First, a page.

LinkedIn, the only major Western social media platform with a global reach operating in China, announced on October 14 that it would shut down its current localized version in the country, launching a separate job networking site called InJobs – minus interactive social media features – later this year. The news came through a post on LinkedIn’s official blog by the company’s vice-president, Mohak Shroff, who wrote that the service had been “facing a significantly more challenging operating environment and greater compliance requirements in China.”
It was clear in international news reporting that LinkedIn’s decision was linked to increasingly strict Chinese censorship rules, and to growing criticism in the West that the company was actively censoring posts and profiles in order to remain compliant inside China. In his announcement, Shroff vaguely alluded to censorship issues when he said that LinkedIn had launched in China in 2014 knowing that it would have to abide by the “requirements of the Chinese government on Internet platforms,” and added that the company “strongly support[s] freedom of expression.”
But how was LinkedIn’s closure in China, which many Western news outlets marked as the final and “full decoupling” of China’s internet from the rest of the world, reported from inside the country?
Last Friday, shortly after news of LinkedIn’s China shutdown, the president of LinkedIn China, Lu Jian (陆坚), was busy putting a positive spin on the closure. “The reports of my death are greatly exaggerated,” he quipped on his social media account, attempting a humorous reference to an oft-used misquote of the American writer Mark Twain.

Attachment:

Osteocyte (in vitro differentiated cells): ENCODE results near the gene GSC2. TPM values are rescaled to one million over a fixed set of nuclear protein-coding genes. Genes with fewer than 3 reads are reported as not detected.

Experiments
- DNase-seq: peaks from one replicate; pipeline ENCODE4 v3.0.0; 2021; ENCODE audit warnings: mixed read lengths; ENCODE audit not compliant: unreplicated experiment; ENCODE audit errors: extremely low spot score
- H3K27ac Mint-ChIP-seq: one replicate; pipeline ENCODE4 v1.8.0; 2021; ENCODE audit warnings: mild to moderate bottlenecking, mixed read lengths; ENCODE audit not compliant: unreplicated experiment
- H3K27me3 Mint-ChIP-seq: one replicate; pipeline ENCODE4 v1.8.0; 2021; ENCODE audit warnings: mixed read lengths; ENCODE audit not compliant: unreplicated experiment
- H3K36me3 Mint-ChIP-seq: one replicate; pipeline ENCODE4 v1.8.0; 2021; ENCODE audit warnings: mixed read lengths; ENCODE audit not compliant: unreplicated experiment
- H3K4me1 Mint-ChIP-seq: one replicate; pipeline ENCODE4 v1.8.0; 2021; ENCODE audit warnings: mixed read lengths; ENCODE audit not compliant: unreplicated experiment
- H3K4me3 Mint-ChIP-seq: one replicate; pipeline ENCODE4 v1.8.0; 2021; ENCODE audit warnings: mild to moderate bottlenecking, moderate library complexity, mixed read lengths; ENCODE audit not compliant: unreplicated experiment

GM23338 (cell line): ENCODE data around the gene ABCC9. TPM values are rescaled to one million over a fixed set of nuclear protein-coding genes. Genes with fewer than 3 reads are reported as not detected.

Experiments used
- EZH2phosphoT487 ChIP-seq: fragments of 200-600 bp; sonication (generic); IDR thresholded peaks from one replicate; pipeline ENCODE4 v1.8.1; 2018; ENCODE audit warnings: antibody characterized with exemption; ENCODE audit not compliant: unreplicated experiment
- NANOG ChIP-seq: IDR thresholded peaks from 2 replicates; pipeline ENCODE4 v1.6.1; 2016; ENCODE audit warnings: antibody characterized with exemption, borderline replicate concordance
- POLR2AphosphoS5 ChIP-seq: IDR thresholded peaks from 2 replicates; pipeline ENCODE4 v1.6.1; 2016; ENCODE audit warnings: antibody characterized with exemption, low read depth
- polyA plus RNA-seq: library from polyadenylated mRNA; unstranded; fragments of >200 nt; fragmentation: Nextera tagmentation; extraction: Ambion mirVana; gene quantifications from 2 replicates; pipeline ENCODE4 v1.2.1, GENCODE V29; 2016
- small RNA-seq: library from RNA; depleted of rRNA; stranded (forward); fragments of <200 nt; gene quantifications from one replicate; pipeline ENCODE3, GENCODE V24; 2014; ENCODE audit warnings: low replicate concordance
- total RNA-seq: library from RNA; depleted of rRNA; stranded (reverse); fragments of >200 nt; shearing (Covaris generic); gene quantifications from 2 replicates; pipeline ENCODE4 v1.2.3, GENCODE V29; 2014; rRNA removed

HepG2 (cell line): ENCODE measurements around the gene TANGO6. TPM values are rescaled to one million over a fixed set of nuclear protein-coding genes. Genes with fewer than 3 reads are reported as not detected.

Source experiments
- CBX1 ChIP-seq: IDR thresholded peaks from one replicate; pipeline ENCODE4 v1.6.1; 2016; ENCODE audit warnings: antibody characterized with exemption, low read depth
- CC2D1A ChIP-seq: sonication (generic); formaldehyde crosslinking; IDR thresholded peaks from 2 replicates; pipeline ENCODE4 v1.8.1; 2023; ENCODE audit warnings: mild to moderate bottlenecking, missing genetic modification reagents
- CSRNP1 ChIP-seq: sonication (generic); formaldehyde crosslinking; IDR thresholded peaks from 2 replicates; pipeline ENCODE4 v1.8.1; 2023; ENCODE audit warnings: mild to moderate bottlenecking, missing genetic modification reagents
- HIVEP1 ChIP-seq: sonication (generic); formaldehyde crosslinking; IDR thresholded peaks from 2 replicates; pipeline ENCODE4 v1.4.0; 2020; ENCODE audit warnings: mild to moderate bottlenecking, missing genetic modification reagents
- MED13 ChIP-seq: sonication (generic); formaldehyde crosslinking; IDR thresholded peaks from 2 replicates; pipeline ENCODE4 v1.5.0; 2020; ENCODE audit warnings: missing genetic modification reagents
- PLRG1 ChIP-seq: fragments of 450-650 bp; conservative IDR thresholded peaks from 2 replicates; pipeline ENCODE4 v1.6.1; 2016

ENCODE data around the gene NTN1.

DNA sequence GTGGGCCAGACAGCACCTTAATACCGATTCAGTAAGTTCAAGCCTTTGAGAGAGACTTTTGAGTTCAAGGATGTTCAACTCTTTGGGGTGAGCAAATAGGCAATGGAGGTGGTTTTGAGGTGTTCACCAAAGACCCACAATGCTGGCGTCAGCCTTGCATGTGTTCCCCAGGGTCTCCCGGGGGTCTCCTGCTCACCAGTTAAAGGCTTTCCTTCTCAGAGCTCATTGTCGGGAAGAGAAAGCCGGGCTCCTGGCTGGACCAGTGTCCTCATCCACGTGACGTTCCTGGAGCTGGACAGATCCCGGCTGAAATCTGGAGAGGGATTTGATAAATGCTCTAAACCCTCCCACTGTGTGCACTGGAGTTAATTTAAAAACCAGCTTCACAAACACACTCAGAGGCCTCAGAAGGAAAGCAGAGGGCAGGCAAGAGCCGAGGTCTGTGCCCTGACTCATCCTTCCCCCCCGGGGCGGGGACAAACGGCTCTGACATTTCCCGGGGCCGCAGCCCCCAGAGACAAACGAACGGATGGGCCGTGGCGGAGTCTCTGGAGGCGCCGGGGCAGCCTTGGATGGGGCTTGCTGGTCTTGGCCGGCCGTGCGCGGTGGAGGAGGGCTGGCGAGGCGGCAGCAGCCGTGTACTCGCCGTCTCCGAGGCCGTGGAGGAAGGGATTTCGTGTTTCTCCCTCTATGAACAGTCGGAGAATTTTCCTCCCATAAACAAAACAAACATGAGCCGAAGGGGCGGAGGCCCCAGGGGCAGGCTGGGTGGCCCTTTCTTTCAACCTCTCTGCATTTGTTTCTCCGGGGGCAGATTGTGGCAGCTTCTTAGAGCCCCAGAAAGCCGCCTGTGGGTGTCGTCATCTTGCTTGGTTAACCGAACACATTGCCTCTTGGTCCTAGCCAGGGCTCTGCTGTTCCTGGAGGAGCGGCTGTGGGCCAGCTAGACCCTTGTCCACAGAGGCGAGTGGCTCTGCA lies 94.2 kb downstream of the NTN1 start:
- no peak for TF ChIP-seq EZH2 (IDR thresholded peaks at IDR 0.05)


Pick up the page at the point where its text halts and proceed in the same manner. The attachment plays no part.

Meanwhile, LinkedIn staff in China were busy debunking “rumors” that LinkedIn services in China were being terminated, emphasizing instead that the moves were a “reconfiguration of strategy.”
The official Chinese-language statement from LinkedIn, which unlike Shroff’s post did not mention “a significantly more challenging operating environment and greater compliance requirements in China,” said that this strategy change at LinkedIn would provide better service for Chinese customers.
The Chinese-language website of the Global Times newspaper, a spin-off of the official People’s Daily, quoted the LinkedIn China Weibo post as a rejection of the version of the story as reported by Western media, including the New York Times and Reuters, dismissing these as “untrue information” (不实消息). The English-language website of the Global Timesdid mention Shroff’s remarks about a “challenging operating environment,” but it emphasized Lu Jian’s narrative about a simple reconfiguration to meet the needs of Chinese customers, the company having found that “job seeking is a primary reason our members in China use our localized version.”
The implication from Lu was that there was little need to offer users the ability to share posts or articles, a function that has run afoul of Chinese censors in recent years (although profile pages have hardly been immune from censorship).